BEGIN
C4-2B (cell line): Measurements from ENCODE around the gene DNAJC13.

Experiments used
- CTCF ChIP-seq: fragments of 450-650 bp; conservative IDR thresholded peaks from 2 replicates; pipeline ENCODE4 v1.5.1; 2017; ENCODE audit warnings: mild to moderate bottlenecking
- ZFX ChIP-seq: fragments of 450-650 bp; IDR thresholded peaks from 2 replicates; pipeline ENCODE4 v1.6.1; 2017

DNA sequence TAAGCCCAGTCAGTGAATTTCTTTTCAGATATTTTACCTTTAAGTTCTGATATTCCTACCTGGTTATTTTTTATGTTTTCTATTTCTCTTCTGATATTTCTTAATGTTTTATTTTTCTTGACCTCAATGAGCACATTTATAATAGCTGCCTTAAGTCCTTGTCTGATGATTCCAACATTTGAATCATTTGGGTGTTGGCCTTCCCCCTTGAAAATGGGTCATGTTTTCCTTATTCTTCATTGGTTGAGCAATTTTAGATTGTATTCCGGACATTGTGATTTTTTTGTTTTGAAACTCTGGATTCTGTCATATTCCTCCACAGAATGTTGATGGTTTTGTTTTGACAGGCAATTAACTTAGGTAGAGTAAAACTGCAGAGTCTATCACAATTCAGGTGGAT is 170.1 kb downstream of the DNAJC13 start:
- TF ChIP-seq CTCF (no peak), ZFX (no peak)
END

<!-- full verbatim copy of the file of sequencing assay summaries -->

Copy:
C4-2B (cell line): Measurements from ENCODE around the gene DNAJC13.

Experiments used
- CTCF ChIP-seq: fragments of 450-650 bp; conservative IDR thresholded peaks from 2 replicates; pipeline ENCODE4 v1.5.1; 2017; ENCODE audit warnings: mild to moderate bottlenecking
- ZFX ChIP-seq: fragments of 450-650 bp; IDR thresholded peaks from 2 replicates; pipeline ENCODE4 v1.6.1; 2017

DNA sequence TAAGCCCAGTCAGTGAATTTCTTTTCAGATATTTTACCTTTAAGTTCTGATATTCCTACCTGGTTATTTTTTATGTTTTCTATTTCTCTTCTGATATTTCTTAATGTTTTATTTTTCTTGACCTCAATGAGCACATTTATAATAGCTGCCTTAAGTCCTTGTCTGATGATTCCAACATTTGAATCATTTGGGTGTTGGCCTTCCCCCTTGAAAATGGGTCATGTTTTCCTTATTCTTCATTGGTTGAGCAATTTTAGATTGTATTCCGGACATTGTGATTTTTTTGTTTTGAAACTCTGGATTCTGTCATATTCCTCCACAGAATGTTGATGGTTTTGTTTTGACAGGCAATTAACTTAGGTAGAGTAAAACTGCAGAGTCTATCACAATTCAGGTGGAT is 170.1 kb downstream of the DNAJC13 start:
- TF ChIP-seq CTCF (no peak), ZFX (no peak)